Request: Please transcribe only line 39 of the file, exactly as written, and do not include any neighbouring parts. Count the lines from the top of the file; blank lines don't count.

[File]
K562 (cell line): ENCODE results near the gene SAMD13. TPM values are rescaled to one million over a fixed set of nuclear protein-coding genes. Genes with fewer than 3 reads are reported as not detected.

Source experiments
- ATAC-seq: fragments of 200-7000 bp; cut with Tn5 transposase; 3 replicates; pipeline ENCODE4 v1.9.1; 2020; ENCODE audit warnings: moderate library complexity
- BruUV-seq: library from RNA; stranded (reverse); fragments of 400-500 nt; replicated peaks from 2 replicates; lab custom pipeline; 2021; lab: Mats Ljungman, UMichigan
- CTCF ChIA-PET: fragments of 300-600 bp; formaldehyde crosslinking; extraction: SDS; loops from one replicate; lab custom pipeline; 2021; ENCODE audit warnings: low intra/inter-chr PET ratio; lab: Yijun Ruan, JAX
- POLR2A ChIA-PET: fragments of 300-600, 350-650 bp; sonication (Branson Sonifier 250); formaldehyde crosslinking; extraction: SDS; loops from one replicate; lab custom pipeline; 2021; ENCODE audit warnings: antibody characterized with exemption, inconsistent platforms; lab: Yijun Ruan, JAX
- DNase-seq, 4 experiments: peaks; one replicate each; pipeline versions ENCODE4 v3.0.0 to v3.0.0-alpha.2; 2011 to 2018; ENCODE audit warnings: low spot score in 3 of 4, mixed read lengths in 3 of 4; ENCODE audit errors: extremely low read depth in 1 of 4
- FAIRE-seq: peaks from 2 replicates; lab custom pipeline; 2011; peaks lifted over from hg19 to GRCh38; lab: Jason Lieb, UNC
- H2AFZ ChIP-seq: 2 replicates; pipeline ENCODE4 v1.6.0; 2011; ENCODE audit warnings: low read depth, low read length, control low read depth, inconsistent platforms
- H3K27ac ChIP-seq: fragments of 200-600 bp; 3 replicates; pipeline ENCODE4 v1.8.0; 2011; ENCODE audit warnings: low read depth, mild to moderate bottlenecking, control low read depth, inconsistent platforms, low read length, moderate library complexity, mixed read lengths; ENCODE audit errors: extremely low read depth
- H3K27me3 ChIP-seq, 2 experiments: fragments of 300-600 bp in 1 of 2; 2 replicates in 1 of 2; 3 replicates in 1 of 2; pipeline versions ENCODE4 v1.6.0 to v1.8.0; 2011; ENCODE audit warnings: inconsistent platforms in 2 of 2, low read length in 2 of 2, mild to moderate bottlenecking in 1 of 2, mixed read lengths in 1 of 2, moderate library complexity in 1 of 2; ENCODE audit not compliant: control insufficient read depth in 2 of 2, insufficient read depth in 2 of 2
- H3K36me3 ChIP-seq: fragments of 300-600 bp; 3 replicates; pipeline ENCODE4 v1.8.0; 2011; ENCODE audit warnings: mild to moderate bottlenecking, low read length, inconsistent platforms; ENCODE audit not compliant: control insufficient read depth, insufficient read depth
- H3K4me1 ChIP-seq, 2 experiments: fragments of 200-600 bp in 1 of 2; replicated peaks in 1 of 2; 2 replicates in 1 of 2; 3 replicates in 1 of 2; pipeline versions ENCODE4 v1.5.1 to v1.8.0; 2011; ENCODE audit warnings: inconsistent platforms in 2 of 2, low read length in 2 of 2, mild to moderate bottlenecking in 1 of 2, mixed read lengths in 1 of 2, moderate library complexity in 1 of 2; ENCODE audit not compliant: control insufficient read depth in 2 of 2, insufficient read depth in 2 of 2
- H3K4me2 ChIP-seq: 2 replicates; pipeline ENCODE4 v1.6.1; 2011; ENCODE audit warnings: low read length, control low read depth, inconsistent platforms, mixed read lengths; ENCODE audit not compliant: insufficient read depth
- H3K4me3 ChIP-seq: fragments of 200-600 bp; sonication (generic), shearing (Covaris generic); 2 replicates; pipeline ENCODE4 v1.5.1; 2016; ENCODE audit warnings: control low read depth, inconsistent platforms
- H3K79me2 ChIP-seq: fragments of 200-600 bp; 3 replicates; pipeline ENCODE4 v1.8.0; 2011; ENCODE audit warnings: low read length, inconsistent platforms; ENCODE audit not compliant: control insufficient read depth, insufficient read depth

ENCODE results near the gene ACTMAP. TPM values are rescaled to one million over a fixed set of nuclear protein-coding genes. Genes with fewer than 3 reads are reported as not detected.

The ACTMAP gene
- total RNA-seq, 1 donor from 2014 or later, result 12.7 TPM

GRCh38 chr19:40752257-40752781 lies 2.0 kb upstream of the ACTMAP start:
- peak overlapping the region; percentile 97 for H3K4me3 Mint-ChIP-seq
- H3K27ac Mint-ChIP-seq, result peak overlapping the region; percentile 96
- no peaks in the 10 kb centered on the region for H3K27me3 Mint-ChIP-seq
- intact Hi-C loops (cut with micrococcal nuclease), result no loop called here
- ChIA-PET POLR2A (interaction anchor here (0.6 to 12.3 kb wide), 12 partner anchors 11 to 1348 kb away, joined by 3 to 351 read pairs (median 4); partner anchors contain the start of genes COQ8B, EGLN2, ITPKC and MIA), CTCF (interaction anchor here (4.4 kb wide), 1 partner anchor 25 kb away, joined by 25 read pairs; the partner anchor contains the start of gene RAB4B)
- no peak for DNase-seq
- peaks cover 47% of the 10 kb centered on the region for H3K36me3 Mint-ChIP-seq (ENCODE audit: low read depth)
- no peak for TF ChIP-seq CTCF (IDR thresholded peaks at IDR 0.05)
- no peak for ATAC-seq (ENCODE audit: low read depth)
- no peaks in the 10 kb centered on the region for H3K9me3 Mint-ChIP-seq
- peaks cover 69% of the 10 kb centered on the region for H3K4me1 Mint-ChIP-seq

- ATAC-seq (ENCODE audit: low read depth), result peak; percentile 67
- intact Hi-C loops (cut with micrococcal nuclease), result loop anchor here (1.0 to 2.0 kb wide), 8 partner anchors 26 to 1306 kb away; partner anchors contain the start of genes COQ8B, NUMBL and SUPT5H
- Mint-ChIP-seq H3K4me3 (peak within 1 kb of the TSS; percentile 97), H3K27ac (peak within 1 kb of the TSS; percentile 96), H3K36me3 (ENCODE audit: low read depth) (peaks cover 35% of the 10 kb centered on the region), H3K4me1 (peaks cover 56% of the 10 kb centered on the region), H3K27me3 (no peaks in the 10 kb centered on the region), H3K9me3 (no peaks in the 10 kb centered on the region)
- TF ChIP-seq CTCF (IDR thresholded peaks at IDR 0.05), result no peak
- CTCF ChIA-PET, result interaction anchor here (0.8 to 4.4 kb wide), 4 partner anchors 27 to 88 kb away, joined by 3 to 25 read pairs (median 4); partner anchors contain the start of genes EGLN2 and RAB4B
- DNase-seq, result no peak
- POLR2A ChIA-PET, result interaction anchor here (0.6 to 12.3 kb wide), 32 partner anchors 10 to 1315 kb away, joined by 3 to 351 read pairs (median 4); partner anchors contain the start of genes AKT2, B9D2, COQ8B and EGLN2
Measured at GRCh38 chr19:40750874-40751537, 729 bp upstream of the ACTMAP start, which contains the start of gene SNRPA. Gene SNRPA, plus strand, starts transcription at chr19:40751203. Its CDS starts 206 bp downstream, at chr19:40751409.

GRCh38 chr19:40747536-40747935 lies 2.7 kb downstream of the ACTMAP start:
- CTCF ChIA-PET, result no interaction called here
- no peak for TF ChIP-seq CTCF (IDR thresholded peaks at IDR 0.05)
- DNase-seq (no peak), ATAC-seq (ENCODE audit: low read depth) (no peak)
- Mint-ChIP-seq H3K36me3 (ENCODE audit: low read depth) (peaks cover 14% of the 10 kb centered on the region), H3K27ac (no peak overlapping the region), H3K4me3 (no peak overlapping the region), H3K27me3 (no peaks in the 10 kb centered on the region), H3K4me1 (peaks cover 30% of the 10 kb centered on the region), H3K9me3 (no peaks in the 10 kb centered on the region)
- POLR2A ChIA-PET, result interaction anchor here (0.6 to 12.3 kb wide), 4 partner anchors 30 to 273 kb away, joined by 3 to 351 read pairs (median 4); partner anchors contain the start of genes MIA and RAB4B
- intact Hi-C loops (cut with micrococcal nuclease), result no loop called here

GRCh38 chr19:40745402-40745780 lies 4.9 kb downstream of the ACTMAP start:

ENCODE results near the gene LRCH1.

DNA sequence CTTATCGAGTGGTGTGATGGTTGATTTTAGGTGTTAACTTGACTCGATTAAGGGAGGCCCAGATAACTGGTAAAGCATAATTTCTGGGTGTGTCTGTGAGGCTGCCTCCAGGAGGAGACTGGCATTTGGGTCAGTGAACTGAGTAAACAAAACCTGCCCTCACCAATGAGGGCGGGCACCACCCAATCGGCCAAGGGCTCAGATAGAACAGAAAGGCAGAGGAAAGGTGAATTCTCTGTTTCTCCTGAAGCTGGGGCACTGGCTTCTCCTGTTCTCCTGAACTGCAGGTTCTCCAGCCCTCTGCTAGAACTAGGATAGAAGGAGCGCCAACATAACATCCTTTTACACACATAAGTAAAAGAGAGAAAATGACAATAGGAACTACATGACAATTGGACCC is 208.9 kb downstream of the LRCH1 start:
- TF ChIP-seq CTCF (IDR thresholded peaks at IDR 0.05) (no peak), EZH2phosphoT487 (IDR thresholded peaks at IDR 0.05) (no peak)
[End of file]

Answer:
Measured at GRCh38 chr19:40750874-40751537, 729 bp upstream of the ACTMAP start, which contains the start of gene SNRPA. Gene SNRPA, plus strand, starts transcription at chr19:40751203. Its CDS starts 206 bp downstream, at chr19:40751409.